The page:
S&P Moves Further Into Bear Territory

The S&P 500 was close to an official bear market on Friday for the first time since October 1990, as the brutal sell-off in technology and Internet stocks continued to spread to the broader market.

The ISDEX http://www.wsrn.com/apps/ISDEX/ lost 12 to 284, another new low, and the Nasdaq dropped 74 to 2170, its lowest level since December 1998. The S&P 500 fell 31 to 1221; a close at that level would mark a 20% decline from the index’s closing high of 1527. From its intraday high of 1553, the S&P was down 21.4%. The Dow dropped 187 to 10,339. Volume declined to 485 million shares on the NYSE, and 900 million on the Nasdaq. Decliners led 20 to 8 on the NYSE, and 26 to 9 on the Nasdaq. For earnings reports, visit our earnings calendar at http://www.wsrn.com/apps/earnings/internet.xpl and reported earnings at http://www.wsrn.com/apps/earnings/ireported.xpl. For after hours quotes and news, visit our after hours trading site at http://www.afterhourstrading.com.

Sun Microsystems slipped 13/16 to 20 after warning that revenues will come in at 7-9 cents a share, much less than the 15 cents analysts expect. But the company also announced a $1.5 billion stock buyback program. Sun’s warning seem to do more damage to the rest of the market than it did to its own stock.

Wireless stocks were hit hard. Qualcomm plunged 15 7/8 to 15 1/4 after the company said third-generation mobile technology could be delayed until 2004 or 2005. Motorola warned, and Nokia was downgraded by Goldman Sachs. Surprisingly, wireless data firms like Openwave and Aether , already hard-hit, escaped relatively unscathed.

InfoSpace rose 7/16 to 3 7/8 on news that CEO Naveen Jain was buying share of the company.

Network Appliance fell 1 13/32 to 32 1/2 despite a $1 billion deal with Intel .

Priceline.com rose 5/16 to 2 23/32 on a Legg Mason Strong Buy rating and $6 price target, on the belief that the worst is behind the company and it should achieve profitability by June.

Stamps.com slipped 1/8 to 3 1/16 on a better than expected loss. Value Click lost 7/32 to 4 5/8 after beating estimates with 4-cent earnings but warning. Rhythms , unchanged at 1 1/32, topped loss estimates.

Cisco slipped 9/16 to 25 11/16, but continued to hold 25 support.

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The Nasdaq is breaking support from its early 1999 lows around 2185; the next strong support is 2028, the July 1998 top (see first chart for both support levels). The Nasdaq is extremely oversold and well overdue for a bounce, so we expect one to start by Tuesday at the latest, if not today. However, we’re not sure how strong that rally will be; the Nasdaq has really rolled over since it broke its 1990 logarithmic trendline at 2388 on Tuesday (second chart). To the upside, the Nasdaq faces resistance at 2250-2350, and then the all-important 2388 level; we suspect the index may not be able to clear that level, barring some aggressive Fed rate cutting. As we said yesterday, the good news is that the previous four times the Nasdaq hit a new two-year low, it was 1% higher three weeks later and 30% higher a year later. Here’s hoping the techs hold true to form. Note: see long-term trendlines at the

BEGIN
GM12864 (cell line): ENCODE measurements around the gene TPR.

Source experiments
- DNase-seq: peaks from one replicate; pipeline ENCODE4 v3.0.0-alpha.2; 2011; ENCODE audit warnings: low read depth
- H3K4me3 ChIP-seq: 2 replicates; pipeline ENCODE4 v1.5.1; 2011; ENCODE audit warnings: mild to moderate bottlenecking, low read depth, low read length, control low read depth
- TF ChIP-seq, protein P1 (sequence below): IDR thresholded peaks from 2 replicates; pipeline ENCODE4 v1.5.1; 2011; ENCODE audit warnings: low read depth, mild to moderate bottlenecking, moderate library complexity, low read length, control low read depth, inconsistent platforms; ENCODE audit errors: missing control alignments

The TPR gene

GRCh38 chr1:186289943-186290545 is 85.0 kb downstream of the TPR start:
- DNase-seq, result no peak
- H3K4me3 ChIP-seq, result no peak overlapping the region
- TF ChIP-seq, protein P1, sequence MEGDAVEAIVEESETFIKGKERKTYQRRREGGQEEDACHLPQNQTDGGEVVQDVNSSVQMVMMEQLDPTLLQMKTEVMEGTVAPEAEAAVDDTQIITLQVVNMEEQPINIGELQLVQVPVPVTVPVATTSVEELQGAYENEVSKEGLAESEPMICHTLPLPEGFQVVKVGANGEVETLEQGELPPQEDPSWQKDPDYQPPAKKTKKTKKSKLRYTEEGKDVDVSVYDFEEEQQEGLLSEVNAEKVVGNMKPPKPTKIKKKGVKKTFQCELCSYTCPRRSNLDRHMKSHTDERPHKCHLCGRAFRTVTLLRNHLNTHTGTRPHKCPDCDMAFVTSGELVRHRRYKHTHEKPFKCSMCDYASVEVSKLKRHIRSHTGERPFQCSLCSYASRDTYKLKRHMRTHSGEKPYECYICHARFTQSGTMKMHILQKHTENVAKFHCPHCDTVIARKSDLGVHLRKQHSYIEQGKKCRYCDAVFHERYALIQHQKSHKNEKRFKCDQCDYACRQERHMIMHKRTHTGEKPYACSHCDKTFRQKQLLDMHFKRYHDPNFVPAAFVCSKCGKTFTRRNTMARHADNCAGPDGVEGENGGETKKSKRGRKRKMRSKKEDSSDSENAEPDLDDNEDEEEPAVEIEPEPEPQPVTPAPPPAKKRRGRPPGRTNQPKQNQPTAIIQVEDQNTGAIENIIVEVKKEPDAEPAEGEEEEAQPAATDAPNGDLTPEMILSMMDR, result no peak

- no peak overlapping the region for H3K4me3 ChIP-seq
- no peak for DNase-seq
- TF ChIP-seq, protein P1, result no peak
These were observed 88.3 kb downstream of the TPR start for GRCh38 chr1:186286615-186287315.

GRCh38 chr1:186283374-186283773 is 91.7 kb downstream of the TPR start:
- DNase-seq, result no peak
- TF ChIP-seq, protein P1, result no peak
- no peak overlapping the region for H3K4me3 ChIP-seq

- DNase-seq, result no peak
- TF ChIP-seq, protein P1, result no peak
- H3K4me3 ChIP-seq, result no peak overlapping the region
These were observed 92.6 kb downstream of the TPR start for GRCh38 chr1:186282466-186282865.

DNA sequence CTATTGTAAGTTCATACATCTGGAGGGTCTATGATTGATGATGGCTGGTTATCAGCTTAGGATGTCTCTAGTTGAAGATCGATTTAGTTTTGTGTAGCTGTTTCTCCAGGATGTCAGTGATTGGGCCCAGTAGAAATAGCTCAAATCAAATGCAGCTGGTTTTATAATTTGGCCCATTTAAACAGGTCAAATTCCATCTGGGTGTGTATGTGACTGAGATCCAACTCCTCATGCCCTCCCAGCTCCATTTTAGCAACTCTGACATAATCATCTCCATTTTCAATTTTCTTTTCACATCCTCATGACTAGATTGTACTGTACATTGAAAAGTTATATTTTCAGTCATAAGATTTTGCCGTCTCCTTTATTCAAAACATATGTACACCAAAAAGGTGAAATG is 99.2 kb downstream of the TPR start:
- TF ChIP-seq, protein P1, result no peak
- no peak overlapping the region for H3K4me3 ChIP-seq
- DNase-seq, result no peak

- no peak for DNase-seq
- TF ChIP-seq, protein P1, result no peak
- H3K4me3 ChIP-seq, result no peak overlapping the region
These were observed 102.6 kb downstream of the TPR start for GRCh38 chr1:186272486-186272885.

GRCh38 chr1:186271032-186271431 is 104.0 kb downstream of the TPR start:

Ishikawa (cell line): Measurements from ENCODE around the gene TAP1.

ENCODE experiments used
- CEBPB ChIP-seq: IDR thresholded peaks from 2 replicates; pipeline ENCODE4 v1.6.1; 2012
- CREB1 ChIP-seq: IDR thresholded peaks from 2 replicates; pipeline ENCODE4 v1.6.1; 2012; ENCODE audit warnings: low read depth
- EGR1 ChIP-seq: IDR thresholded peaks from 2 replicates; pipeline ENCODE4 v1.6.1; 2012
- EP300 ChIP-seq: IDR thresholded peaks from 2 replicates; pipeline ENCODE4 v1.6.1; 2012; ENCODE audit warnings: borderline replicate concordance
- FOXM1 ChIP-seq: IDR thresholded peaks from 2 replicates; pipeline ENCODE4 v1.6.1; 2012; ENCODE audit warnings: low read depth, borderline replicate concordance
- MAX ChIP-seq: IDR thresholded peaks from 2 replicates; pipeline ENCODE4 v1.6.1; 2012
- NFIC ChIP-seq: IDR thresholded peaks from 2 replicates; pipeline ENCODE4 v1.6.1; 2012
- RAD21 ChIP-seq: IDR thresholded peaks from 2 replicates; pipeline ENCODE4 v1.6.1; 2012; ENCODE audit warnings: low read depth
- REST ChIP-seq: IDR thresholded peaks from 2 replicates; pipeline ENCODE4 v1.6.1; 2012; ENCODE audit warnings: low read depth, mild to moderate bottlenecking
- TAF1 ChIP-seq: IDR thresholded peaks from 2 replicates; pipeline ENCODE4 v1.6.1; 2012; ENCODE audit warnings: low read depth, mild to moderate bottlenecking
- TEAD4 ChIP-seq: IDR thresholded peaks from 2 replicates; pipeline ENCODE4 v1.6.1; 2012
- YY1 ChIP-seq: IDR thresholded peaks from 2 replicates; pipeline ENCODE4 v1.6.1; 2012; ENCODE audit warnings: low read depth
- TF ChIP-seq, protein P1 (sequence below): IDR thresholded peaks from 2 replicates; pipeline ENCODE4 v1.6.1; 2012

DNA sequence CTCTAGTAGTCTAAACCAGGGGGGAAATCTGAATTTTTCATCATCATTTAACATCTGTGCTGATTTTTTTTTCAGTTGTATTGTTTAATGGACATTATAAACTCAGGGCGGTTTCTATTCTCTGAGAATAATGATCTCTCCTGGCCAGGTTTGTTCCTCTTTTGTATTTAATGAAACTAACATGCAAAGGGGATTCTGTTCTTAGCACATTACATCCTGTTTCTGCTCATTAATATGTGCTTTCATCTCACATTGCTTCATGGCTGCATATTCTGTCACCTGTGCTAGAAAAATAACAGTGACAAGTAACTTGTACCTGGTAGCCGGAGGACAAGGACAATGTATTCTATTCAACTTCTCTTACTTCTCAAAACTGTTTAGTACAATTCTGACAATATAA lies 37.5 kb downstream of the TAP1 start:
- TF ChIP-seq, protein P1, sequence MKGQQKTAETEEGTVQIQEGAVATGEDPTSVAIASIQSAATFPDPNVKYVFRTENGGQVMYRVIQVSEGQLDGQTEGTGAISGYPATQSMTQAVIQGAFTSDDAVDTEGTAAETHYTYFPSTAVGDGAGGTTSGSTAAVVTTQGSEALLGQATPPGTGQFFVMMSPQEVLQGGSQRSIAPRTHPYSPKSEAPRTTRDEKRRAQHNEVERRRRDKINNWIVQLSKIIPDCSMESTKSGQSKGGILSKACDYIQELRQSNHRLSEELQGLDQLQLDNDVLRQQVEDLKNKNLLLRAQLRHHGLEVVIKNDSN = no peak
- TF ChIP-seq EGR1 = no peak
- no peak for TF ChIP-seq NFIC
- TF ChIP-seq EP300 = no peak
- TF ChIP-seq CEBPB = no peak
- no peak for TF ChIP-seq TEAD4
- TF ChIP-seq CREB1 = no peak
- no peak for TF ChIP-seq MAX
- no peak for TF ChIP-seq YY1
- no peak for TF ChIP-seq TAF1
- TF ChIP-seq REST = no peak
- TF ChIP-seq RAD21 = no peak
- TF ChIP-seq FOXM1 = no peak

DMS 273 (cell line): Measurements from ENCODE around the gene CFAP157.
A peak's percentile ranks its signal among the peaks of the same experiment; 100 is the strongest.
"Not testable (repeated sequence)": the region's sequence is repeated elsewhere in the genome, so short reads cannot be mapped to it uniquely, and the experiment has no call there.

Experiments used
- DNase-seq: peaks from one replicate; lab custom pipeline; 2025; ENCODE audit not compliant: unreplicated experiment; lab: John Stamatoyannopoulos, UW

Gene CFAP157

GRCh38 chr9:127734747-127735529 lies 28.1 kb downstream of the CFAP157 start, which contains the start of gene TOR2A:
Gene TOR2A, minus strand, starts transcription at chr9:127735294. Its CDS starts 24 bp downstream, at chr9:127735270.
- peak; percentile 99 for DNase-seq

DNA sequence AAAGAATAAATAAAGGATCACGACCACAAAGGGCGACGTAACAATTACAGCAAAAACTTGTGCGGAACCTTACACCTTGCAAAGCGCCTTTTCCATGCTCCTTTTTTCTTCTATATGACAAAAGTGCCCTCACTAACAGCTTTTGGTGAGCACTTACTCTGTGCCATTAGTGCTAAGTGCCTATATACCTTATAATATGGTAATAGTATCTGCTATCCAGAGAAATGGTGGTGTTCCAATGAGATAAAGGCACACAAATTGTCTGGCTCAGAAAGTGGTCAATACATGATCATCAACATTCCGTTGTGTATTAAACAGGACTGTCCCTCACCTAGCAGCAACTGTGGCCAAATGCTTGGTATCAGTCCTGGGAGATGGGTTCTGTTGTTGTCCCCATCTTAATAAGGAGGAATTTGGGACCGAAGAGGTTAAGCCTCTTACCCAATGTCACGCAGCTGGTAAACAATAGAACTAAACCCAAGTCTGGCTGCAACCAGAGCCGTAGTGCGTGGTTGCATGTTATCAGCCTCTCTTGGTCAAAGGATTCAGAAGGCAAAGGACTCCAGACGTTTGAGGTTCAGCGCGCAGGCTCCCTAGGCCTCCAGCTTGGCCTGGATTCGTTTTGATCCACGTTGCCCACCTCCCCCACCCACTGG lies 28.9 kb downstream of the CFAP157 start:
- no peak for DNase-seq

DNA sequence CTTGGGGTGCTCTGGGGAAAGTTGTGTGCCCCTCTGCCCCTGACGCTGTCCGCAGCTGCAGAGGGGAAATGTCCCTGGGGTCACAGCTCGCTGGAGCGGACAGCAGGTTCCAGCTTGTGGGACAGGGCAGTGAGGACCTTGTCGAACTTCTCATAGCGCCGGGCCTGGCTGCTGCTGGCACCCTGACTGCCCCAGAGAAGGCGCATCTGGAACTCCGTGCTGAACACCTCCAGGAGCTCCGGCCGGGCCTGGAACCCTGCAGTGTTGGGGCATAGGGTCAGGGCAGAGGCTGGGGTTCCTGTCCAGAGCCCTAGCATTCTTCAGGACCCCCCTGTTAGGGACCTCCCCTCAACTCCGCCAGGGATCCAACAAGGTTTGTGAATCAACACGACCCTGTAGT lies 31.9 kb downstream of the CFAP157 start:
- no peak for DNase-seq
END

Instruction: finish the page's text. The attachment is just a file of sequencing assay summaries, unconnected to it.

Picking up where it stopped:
bottom of this column.

The S&P 500 is breaking support from its early 1999 lows at about 1225 and will officially enter bear market territory on a close of 1221. The next strong support is the July 1998 peak of 1190 (both supports in the first chart). To the upside, the S&P needs to get back above its September downtrend line at about 1290 (second chart).

The Dow is so far holding the important 10,300 level, but had no follow-through on its potential reversal formation from yesterday. It would be very nice to hold 10,300, but the index could go as low as 10,100 without a major technical breakdown (both supports in chart below). To the upside, first resistance on the index is 10,500, followed by 10,600-10,650. Critical resistance is 11,000, but given the breakdown in the Dow Transports, which fell below 2900 today, a Dow Theory bull market confirmation does not appear likely soon. The Transports must get back above 3000 and stay there, and the Dow must close above 11,007 to get an all clear signal under Dow Theory.

Let’s take a look at some long-term trendlines to get a sense of where we are here. The Dow and S&P (first and second charts) broke their 1994 logarithmic trendlines last year. The Dow has traded sideways since then, while the S&P has continued to fall. It shows two possible scenarios for the Nasdaq if it can’t recover its 1990 trendline at 2388.

Finally, a look at the main supports of the bull market that began in 1982 shows the next major trendlines at about 8250 on the Dow, 1000 on the S&P 500, and about 1350 on the Nasdaq. We’ll get a strong rally long before those lines ever come into play, if they ever do come into play, but they are worth taking a look at.

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